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It’s compilation time again! What fun. I was thinking of doing a sort of 2000s indie rock primer. However, the term “indie” is somewhat vague. I know it means music on independent record labels, but I think some of the bands that started out indie have bagged major label contracts. So I’m calling this mixtape “Noughtpop”. It’s pop and/or rock from the decade that will soon be behind us (!). Even the term “pop” is vague. These artists haven’t made much of an impression on the Billboard charts (though they tend to do a little better in the UK). So Noughtpop is not pop. But it has what music journos like to call “pop sensibilities”. I guess that means it’s catchy, with the possibility of choruses and/or dance-y beats. And maybe, as icing on the cake, intelligent and/or strange lyrics.
In college I became a classic rock type. I liked some music from after 1979, but in general I assumed that rock had died before I was born. (Top 40 Pop died in the early 90s.) I liked Nirvana, but rarely chose to listen to them on my own. In 2003 I started listening to Radiohead, and realized that modern music could be challenging, intense, and different. (I love Oasis, but they’re not the most original songwriters in the world, are they?) Those days hardly anyone had a computer, and downloading music was a mystery. I asked our very own Kaustubh to procure Radiohead’s The Bends for me. He duly did so. On the CD he gave me there was another album called Elephant, by a band called the White Stripes. I fell in love with the album almost immediately. Insta-classic. There was no doubt about it — new music could kick ass. “Seven Nation Army” became an unofficial Yearbook Room anthem. Meanwhile I started to go to internet cafes to check out the new music scene. Hard to remember exactly when all this happened, or in what order. I know that I first saw the “Mr Brightside” video in a Satyam Infoway in Indra Vihar. The sound quality was bad, so it didn’t leave much of an impression. (Tommy mentioned it later… by 2005 I was a Killers fan.)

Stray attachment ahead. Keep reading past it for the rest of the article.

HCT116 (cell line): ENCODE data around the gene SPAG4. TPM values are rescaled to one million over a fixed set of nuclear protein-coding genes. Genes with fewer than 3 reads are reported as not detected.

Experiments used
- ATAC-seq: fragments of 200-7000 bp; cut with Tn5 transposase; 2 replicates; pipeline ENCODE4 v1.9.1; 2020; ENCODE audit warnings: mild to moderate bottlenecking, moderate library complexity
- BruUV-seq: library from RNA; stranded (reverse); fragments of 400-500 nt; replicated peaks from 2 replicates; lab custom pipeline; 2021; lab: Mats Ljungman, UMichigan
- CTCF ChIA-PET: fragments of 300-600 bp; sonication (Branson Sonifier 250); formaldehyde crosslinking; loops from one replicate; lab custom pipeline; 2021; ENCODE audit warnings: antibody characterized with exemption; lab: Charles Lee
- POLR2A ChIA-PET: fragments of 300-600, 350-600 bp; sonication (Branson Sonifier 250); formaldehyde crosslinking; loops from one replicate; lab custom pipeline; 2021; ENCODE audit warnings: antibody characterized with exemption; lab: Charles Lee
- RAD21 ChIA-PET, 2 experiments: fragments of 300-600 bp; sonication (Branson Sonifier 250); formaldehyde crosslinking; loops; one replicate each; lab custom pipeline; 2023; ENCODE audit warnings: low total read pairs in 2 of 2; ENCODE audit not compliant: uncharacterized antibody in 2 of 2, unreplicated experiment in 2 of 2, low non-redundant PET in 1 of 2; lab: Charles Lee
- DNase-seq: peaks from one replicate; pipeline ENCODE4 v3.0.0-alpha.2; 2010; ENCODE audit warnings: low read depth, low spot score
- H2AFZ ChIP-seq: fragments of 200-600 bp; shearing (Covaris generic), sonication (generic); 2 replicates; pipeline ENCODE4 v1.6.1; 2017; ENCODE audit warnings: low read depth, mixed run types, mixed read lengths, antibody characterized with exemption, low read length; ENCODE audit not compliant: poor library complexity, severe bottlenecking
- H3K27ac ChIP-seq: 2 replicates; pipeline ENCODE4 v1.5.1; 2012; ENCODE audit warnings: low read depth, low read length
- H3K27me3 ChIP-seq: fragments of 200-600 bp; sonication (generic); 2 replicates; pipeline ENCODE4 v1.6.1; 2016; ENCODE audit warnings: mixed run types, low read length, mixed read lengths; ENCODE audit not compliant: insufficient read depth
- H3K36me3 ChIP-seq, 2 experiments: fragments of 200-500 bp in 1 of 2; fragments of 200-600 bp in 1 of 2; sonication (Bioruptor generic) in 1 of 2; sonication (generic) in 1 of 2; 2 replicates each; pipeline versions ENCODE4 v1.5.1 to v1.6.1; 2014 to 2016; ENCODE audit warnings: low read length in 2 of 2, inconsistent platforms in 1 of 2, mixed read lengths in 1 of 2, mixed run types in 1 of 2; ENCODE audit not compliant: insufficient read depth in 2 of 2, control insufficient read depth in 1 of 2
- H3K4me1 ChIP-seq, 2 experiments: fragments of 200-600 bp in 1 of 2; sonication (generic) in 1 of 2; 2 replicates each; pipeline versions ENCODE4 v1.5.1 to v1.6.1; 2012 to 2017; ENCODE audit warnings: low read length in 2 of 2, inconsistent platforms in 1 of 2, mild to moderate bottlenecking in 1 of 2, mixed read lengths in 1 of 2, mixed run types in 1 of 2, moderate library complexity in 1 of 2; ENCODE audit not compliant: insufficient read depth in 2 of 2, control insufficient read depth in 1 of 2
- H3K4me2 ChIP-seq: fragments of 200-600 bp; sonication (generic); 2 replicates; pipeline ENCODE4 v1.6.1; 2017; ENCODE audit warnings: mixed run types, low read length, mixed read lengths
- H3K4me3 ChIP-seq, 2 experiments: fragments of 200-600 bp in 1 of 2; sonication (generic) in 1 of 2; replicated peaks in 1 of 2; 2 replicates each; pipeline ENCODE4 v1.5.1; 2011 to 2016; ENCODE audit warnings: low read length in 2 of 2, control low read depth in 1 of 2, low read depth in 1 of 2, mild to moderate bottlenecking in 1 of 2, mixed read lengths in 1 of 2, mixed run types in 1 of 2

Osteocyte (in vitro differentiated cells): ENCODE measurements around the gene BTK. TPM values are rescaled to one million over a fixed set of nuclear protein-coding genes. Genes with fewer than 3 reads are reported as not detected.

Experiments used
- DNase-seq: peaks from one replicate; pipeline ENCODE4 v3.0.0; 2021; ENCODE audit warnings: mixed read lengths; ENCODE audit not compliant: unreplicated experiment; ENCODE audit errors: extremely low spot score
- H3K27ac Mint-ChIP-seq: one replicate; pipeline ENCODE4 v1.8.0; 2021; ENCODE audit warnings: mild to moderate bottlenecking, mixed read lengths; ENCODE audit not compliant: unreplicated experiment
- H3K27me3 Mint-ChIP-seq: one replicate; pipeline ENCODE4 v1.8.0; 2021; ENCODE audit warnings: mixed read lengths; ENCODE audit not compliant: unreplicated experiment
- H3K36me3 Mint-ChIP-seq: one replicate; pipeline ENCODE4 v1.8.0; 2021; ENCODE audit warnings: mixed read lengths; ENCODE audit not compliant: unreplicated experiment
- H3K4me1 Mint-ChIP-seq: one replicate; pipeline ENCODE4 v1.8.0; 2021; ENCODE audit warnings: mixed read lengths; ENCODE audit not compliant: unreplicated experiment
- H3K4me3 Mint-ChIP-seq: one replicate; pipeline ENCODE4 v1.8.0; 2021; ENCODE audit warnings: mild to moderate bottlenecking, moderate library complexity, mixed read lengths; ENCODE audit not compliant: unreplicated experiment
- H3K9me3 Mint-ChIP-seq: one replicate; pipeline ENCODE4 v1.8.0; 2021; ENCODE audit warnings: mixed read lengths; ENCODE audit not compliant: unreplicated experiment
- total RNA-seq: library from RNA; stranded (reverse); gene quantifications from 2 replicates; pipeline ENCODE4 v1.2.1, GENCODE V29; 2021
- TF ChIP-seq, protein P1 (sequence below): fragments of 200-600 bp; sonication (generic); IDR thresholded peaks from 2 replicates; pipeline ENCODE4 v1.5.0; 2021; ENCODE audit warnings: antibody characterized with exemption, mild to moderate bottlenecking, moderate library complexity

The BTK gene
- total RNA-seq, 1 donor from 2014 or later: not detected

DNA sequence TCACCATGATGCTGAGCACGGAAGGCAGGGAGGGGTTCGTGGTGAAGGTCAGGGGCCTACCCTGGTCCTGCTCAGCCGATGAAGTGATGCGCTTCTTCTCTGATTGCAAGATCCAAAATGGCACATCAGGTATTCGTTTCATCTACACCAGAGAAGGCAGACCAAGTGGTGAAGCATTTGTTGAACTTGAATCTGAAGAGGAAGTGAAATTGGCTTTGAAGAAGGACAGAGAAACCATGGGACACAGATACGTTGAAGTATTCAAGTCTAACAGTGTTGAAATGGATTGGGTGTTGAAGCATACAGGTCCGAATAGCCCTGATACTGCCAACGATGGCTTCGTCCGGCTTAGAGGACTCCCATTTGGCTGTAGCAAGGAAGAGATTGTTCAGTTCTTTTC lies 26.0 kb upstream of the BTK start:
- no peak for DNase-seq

I discovered Franz Ferdinand the old-fashioned way: through MTV. Nikhil Chinnappa hosted a show that presented new music. He said “Take Me Out” was the next big thing. And it was. Wow. What a song. What a video. It took me ages to finally get a copy of the song. (I asked my cousin in Kottayam to download it. He used Kazaa or Limewire — does anyone use that sort of thing anymore?) MTV introduced me to the Vines too (the lead singer’s crazy performance style grabbed me before the songs did). Muse happened around then too (I got a friend in Australia to get Origin of Symmetry for me)…but I’ve left them out of this compilation. (They don’t sit well alongside other bands. Don’t you think?)
Soundcheck 42 played a Strokes song in 2002. Not sure which one. They really knew their music, but at the time I just wanted to hear CCR and the Rolling Stones. I heard “Last Nite” in 2004, and quickly became obsessed with it. I downloaded it at home on a crappy dial-up connection. It took two hours. At the time, I didn’t get their other songs. In 2006, near the end of my IIT stint, I got into their 3rd album First Impressions of Earth. The Strokes are now an all-time favourite band. To use a corny phrase, they helped me through a difficult (or at least hazy) period of my life.
IIT was where my musical landscape really exploded. In the first year I was blown away by their ftp networks, and filled in various blanks in my rock history chronology. (Got into the Sex Pistols and the Clash around then.) That’s when I came upon the Libertines. Someone happened to have the I Get Along EP on their server. Fantastic. “Don’t Look Back Into the Sun” is one of my favourite songs. Sadly, I discovered the band just as they were splitting up. The UK media were quite obsessed with the antics of Pete Doherty. I’m told Pete & Carl were inspired to start a band after seeing a Strokes gig. The explosion on indie bands in the UK is generally attributed to the impact of the Libertines.